I am now getting anxious to get sailing again after spending so much time in one place.  I’ve previously said that I will be leaving mid to late April, and still anticipate this timing, perhaps a bit earlier, just heading in a different direction.
Fair winds

Wednesday, March 30, 2011

Santa Cruz to Monterey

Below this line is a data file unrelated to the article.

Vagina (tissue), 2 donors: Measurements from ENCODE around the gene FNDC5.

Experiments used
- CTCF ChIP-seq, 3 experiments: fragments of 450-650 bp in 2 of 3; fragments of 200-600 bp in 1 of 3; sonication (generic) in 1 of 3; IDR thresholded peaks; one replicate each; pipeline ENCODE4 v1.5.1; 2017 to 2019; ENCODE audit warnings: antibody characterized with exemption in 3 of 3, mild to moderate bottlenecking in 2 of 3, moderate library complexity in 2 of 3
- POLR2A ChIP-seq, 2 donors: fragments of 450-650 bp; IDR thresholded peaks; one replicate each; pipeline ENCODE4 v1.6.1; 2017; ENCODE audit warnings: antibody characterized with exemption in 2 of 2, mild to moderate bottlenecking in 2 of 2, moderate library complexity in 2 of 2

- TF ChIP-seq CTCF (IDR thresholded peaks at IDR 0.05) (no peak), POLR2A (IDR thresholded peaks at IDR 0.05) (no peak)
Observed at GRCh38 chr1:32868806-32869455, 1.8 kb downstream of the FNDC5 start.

After a long and chilly two day voyage from San Francisco and the dip in the cold waters landing dinghy, dog, and crew on the beach, the morning coffee tasted exceptionally fine as dawn broke sunny and warm over the range of mountains to the southeast of the semi-protected waters of Santa Cruz anchorage.  After a short breakfast, I weighed anchor around 1230 HRS. With only a light breeze, as we had experienced the entire voyage so far, I raised sails once again in the hopes of getting some wind for the twenty two mile crossing of Monterey Bay to the town of the same name and the historical harbor there.  Because it was only a short distance, I elected to leave the dinghy in the water and tow it.  Visibility was around 10 miles, so our destination was apparent only to our trusty compass, with the sandy coastline wandering off to port.  A large sailboat had sailed just ahead of me out of the anchorage and had steered left, so I simply followed their course for a few minutes until I determined that they weren’t headed for Monterey or were staying in sight of shore, and so adjusted our heading to the course I had worked out the night before. We chugged along under motor for only a short time until the breeze finally filled in enough to shut down the engine and sail along at 3 - 4 knots.  An hour or two into the crossing, the wind was blowing steadily at around 15 knots just aft of the beam giving us the best sail yet encountered since leaving San Francisco, with Minerva happily settled in making 5 -7 knots.  The seas were a gentle 4 – 6 feet rolling easily along giving a welcome change from the flat, glossy, nearly nonexistent seas encountered the two days prior.  The sun had been covered by a light cloud cover encouraging me to put on some warmer clothing, but the exhilaration of a good wind and the promise of an easy passage kept a smile on my face the whole trip.  We made the outer harbor buoy on the mark, turned to windward and secured the sails at 1630 HRS, only a 4 hour sail.  I had read the cruising guide and had studied the local chart to help find the anchorage into which we motored.  There were several small fishing boats anchored just inside the fishing wharf and opposite the inner harbor channel from the mooring field, but it didn’t seem too crowded, so I got the hook ready to set and started searching for a likely place to hang out for a while.  I was on my third pass through the anchorage looking for just the right spot when a Harbor Patrol boat showed up to advise me that this was not the anchorage but was located on the opposite side of the fishing wharf.  I thanked him for catching me before I dropped the hook, as the anchor windlass wasn’t working properly and I was hauling up the 45 lb CQR with 3/8” chain by hand.  That isn’t a job to be taken lightly!  As it turned out, I would have likely lost my anchor and chain had I set it in the inner harbor which was extremely foul, according to the Harbor Patrolmen.  Anyway, we got settled without further ado about 500 feet off of the wharf, just in front of a second mooring field standing off the beach and outside the breakwater.  The sun had returned, albeit a bit low in the sky by this time, the boat was sitting comfortably at anchor, and we had just completed the best sailing day, out of sight of land, that I have had in much too long a time.  I was ecstatic!  I prepared a fine dinner and was sitting back with a cocktail looking at the lights of the city and harbor when I heard a very deep breathing just off my stern.  Now I’ve heard seals, sea lions, and porpoises grabbing air as they swim by but this was much deeper and of longer duration than any I’ve heard before.  Looking toward the sound, there was just enough light from the wharf to illuminate a small “bow wave” moving across my stern toward the wharf.  Reason told me that it had to be a whale, but we were anchored in just 30 feet of water and only 1000 feet from the beach!  The bow wave disappeared for several minutes as I waited for either the wharf to collapse from the collision of the brute or some other indication of the whale’s progress.  The pier didn’t move and I heard another “blow” giving evidence of what I fancied as a young bull whale moving off from the pier toward open waters.  What a finale to a fine day and a splendid welcome to Monterey!